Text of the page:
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The role of circulating testosterone in risky and antisocial behaviour

  • Full or part time
  • Application Deadline
    Applications accepted all year round
  • Self-Funded PhD Students Only
    Self-Funded PhD Students Only

Project Description

While there are a number of reasons to hypothesise that circulating testosterone performs an important role in many risky behaviours, the findings of empirical studies remain unclear. It is likely that testosterone levels interact with other factors in the environment and may be the consequence of behaviour as well as a cause. In this project the student will measure levels of circulating testosterone in saliva and examine their function in contexts such as antisocial behaviour (aggression, delinquency), risky driving behaviour, or in sports performance.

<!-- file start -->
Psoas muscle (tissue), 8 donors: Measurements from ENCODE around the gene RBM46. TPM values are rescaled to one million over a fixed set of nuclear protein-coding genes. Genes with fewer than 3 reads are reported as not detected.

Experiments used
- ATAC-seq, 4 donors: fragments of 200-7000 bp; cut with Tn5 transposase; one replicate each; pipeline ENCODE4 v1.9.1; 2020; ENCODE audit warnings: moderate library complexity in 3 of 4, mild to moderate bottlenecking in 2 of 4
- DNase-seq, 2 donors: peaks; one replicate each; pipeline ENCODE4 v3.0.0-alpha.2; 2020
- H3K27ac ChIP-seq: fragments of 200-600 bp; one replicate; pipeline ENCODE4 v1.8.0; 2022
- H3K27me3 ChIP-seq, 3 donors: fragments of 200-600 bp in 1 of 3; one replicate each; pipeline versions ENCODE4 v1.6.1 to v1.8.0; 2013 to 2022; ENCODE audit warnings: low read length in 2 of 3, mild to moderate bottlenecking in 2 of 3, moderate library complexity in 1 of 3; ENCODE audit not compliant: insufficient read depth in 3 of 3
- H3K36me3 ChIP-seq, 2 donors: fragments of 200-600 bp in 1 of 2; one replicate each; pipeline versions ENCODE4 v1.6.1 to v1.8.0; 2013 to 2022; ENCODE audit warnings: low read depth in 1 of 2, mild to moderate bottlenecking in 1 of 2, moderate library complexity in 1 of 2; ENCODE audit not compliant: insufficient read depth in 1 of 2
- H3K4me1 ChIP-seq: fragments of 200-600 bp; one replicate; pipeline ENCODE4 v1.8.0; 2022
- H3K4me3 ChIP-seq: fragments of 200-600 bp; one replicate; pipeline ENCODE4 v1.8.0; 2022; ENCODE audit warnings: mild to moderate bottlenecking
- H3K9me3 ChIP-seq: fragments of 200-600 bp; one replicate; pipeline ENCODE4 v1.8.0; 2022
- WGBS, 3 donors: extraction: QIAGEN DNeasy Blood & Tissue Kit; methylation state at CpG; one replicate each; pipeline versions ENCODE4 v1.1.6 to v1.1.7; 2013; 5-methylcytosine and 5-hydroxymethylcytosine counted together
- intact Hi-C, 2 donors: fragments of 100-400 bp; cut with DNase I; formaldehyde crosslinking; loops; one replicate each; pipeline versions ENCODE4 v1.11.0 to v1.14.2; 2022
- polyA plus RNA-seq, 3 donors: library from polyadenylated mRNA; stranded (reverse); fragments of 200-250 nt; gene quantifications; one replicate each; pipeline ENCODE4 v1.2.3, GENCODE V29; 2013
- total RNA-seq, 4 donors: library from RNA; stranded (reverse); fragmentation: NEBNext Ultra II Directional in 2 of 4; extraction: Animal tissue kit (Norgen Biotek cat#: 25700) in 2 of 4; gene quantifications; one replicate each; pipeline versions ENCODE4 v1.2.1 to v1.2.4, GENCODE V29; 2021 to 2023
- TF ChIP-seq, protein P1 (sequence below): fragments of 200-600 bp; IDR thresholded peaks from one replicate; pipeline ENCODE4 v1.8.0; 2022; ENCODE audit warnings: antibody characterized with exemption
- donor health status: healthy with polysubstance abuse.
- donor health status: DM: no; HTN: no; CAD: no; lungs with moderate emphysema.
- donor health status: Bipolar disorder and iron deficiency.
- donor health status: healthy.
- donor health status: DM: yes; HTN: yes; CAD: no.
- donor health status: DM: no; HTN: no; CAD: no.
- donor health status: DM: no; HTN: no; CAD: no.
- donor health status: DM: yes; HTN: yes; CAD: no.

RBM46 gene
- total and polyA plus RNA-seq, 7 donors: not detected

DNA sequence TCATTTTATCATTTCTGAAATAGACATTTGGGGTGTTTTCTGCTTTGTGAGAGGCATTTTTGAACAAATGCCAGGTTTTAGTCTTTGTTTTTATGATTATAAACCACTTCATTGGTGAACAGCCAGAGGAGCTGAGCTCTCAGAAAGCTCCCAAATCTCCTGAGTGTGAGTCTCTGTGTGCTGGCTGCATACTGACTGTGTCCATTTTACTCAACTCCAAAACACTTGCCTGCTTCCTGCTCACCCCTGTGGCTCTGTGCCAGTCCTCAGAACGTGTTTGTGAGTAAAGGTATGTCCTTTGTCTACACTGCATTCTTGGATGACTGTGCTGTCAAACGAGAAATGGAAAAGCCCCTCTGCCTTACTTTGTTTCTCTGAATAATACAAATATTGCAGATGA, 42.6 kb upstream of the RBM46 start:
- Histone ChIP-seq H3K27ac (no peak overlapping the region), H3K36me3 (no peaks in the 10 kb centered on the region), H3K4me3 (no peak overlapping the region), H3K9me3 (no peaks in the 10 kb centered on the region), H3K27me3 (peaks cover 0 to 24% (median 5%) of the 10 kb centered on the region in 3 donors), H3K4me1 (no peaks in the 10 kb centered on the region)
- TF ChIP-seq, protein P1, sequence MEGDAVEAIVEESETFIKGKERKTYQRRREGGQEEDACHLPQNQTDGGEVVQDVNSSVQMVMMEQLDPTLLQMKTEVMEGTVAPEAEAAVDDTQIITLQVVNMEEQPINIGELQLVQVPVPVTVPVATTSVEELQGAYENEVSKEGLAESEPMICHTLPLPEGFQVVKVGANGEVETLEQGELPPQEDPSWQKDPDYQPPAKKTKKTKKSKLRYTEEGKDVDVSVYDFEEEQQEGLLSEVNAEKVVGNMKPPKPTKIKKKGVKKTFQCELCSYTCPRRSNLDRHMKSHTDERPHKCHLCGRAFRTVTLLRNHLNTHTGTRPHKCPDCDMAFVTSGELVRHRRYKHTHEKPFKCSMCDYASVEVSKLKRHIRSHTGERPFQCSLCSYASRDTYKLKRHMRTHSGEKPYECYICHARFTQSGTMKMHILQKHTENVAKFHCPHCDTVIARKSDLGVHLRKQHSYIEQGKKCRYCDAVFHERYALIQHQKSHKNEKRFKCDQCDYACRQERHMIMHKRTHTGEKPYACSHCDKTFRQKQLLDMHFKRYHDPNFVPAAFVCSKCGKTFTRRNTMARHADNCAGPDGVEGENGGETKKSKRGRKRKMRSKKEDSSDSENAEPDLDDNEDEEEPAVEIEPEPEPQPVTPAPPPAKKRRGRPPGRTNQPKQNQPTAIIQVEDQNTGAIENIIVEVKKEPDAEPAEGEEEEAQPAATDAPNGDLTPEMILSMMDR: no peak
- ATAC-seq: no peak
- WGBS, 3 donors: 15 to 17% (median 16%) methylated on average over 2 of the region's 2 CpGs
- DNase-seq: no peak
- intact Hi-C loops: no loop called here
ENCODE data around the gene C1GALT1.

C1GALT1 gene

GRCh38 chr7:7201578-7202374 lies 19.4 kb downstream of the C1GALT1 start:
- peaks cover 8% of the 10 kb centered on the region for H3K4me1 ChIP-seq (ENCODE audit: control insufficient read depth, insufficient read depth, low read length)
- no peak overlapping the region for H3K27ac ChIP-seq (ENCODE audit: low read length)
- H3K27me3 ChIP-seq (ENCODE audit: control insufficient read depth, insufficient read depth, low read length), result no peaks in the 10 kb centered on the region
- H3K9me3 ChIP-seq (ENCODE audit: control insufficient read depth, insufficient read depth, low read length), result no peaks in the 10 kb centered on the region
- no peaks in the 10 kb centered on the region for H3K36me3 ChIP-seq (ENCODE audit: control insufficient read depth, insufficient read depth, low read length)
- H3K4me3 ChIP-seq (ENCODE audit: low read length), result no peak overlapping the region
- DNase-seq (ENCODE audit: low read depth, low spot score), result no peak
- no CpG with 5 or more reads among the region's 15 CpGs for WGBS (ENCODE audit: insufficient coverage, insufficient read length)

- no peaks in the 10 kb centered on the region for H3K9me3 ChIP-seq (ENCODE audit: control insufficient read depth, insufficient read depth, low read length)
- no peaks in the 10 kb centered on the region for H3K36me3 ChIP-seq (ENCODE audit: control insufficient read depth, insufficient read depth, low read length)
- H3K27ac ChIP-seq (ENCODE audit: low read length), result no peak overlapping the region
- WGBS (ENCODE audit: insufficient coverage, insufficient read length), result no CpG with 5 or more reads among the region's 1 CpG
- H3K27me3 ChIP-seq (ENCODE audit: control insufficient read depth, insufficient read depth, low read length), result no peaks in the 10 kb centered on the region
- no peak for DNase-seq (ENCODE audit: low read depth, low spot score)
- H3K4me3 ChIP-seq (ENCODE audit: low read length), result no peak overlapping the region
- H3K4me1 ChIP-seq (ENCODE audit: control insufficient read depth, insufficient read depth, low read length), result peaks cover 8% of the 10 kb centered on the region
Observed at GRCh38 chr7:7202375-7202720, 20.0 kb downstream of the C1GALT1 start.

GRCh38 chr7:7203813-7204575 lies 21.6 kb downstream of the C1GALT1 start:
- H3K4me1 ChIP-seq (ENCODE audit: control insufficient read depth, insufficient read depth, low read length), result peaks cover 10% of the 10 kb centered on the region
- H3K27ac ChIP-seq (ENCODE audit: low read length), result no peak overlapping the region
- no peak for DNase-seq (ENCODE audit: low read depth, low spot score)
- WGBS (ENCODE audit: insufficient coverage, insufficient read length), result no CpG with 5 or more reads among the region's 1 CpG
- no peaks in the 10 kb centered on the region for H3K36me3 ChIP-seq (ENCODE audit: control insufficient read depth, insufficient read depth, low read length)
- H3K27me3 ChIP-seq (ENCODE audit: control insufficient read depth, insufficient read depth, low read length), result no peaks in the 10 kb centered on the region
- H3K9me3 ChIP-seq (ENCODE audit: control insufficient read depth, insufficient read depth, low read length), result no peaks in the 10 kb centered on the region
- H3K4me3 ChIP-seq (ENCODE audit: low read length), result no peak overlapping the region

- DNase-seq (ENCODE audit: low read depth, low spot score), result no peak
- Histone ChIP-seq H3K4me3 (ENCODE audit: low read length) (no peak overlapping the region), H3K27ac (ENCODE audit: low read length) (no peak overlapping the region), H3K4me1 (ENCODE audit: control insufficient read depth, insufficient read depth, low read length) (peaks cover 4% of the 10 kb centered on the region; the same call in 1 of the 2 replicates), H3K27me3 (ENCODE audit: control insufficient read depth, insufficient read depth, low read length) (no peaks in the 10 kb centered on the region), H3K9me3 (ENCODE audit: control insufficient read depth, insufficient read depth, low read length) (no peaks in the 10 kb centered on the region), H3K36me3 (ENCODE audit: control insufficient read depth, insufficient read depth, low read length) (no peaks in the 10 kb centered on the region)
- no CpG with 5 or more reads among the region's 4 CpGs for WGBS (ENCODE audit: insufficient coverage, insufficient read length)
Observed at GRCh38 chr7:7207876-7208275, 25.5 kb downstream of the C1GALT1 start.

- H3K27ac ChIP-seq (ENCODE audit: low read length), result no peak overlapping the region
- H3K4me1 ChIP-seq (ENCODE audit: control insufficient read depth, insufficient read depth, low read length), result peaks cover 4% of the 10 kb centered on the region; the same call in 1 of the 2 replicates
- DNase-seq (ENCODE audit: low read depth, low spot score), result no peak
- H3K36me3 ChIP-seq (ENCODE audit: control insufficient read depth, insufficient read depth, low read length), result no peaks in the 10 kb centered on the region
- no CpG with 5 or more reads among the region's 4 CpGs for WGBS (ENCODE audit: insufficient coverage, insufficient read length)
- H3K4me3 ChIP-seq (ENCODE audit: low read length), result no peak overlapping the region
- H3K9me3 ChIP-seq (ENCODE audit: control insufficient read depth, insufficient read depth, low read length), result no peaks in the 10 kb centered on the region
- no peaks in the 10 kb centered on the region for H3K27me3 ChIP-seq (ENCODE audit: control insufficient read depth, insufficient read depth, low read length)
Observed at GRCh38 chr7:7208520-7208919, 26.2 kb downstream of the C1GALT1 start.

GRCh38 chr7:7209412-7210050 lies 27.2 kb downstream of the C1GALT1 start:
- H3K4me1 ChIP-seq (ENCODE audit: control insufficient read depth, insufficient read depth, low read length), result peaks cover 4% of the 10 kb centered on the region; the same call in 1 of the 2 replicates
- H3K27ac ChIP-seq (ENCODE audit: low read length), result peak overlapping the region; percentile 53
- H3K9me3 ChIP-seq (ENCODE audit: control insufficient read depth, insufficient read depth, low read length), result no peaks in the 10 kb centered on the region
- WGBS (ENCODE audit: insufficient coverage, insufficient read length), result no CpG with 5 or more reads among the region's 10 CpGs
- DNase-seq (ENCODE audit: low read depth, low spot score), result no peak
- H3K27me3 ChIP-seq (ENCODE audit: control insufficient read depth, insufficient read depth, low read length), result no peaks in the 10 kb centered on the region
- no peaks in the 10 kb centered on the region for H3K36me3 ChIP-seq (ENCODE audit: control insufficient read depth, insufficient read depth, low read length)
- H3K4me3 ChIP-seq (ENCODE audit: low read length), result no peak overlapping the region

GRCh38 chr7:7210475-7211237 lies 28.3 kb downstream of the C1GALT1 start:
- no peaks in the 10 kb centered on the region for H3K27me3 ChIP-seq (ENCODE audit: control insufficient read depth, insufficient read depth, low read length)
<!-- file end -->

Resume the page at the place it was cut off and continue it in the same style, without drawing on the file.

Funding Notes

Requirements: We ask for a good honours degree of 2:1 or above and generally a masters or pending masters (merit or distinction) in Psychology or a related discipline.

References

Rowe, R., Maughan, B., Worthman, C. M., Costello, E. J., & Angold, A. (2004). Testosterone, antisocial behavior, and social dominance in boys: Pubertal development and biosocial interaction. Biological Psychiatry, 55(5), 546-552. doi: 10.1016/j.biopsych.2003.10.010

Duke, S. A., Balzer, B. W. R., & Steinbeck, K. S. (2014). Testosterone and Its Effects on Human Male Adolescent Mood and Behavior: A Systematic Review. Journal of Adolescent Health, 55(3), 315-322. doi: http://dx.doi.org/10.1016/j.jadohealth.2014.05.007

Related Subjects

How good is research at University of Sheffield in Psychology, Psychiatry and Neuroscience?

FTE Category A staff submitted: 34.45

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